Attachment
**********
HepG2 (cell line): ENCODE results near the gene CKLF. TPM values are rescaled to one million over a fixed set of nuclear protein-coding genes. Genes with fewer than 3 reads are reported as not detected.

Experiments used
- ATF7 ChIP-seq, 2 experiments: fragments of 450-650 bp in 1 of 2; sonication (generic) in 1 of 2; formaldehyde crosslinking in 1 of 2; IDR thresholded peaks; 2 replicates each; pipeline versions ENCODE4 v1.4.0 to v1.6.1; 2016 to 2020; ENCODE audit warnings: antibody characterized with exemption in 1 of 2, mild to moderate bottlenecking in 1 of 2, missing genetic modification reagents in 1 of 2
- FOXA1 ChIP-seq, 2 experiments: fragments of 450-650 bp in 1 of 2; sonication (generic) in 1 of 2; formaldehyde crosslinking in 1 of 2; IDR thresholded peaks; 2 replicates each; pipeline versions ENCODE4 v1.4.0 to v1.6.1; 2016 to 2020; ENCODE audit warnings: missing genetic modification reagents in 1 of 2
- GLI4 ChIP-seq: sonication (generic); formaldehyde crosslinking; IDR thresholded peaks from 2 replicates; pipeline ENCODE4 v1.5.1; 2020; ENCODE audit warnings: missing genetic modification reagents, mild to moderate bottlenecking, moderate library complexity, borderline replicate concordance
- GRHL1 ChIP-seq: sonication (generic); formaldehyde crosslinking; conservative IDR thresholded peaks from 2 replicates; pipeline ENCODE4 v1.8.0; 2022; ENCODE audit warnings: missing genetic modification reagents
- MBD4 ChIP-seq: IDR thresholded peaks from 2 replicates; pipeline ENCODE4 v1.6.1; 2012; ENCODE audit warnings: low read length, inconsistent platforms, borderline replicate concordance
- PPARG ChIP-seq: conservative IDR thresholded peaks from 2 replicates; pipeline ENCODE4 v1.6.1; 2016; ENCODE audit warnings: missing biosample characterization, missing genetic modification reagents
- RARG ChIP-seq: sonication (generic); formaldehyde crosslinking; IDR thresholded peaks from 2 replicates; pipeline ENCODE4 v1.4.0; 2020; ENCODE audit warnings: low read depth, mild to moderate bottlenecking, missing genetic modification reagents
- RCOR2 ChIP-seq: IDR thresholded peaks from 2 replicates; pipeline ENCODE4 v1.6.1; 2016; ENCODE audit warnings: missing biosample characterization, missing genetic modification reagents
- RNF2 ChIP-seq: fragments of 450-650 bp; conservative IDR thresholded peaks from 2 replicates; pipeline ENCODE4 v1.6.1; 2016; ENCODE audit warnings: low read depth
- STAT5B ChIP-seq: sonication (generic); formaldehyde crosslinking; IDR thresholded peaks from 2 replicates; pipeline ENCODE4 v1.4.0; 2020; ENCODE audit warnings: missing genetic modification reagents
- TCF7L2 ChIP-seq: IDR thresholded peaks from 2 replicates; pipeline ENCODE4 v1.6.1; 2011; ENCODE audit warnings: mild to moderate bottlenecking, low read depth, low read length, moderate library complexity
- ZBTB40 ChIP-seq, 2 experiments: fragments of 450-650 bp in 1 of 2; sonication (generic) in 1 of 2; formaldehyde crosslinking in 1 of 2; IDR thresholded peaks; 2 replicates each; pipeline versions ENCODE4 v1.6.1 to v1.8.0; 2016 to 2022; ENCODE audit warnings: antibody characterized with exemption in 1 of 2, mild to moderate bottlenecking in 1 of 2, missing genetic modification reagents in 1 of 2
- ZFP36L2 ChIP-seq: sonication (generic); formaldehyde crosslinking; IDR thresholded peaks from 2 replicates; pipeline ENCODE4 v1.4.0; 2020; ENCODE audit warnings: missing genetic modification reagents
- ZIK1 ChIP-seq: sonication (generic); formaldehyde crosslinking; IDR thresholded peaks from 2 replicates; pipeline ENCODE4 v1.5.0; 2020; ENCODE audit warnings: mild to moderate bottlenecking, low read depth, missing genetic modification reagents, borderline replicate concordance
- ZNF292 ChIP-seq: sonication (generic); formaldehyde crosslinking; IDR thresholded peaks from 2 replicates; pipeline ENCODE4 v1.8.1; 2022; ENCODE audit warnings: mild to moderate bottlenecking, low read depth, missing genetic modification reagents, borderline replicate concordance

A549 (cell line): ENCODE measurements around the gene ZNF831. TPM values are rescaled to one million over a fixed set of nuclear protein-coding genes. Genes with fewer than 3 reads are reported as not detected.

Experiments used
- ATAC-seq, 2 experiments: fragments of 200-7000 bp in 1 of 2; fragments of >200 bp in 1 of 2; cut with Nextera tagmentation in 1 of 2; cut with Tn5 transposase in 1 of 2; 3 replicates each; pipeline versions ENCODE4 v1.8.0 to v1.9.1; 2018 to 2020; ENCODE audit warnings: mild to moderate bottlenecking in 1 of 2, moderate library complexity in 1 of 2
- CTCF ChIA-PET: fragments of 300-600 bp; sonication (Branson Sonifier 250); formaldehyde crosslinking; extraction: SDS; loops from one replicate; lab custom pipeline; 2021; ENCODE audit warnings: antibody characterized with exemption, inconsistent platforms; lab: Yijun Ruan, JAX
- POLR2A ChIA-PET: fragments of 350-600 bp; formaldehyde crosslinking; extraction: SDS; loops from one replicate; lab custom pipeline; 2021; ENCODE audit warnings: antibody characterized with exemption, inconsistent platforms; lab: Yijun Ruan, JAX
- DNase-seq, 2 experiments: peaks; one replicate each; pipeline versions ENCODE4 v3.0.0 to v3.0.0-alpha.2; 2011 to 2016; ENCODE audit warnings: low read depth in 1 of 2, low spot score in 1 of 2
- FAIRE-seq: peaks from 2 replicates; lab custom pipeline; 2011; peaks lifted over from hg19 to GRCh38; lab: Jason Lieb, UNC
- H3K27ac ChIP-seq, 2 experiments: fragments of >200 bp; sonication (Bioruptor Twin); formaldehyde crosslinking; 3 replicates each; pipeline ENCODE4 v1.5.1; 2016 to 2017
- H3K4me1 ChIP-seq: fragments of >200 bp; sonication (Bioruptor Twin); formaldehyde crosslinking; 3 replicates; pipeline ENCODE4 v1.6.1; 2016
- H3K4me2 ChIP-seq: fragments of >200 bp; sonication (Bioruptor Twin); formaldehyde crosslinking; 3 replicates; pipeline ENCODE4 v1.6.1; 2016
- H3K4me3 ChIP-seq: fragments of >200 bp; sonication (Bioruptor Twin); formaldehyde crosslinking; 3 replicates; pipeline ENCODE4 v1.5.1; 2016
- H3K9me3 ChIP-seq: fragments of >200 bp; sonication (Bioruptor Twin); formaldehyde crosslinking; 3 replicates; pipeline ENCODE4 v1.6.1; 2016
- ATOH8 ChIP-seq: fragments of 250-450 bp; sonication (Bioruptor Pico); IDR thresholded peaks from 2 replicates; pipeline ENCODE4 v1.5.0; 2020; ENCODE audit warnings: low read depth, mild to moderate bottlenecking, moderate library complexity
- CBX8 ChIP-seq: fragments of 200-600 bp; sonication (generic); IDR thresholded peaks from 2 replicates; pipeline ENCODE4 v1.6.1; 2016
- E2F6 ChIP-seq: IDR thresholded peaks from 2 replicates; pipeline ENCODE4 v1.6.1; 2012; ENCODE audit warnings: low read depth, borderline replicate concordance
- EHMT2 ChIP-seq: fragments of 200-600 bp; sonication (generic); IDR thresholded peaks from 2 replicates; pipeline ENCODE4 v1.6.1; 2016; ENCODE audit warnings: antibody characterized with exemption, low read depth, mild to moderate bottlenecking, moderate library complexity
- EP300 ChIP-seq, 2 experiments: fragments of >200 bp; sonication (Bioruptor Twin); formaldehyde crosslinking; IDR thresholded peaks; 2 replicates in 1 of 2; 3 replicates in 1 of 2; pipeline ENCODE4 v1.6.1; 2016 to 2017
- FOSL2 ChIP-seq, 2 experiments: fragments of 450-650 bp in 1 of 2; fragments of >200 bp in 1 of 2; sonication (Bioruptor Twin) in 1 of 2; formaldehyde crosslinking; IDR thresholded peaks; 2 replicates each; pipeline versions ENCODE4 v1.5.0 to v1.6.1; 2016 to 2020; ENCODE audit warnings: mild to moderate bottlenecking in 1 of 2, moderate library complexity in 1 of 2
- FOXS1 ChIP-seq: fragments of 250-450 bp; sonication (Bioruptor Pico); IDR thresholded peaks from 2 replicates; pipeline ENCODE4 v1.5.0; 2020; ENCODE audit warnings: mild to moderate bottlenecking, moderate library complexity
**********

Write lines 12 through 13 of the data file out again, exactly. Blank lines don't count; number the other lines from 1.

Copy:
- STAT5B ChIP-seq: sonication (generic); formaldehyde crosslinking; IDR thresholded peaks from 2 replicates; pipeline ENCODE4 v1.4.0; 2020; ENCODE audit warnings: missing genetic modification reagents
- TCF7L2 ChIP-seq: IDR thresholded peaks from 2 replicates; pipeline ENCODE4 v1.6.1; 2011; ENCODE audit warnings: mild to moderate bottlenecking, low read depth, low read length, moderate library complexity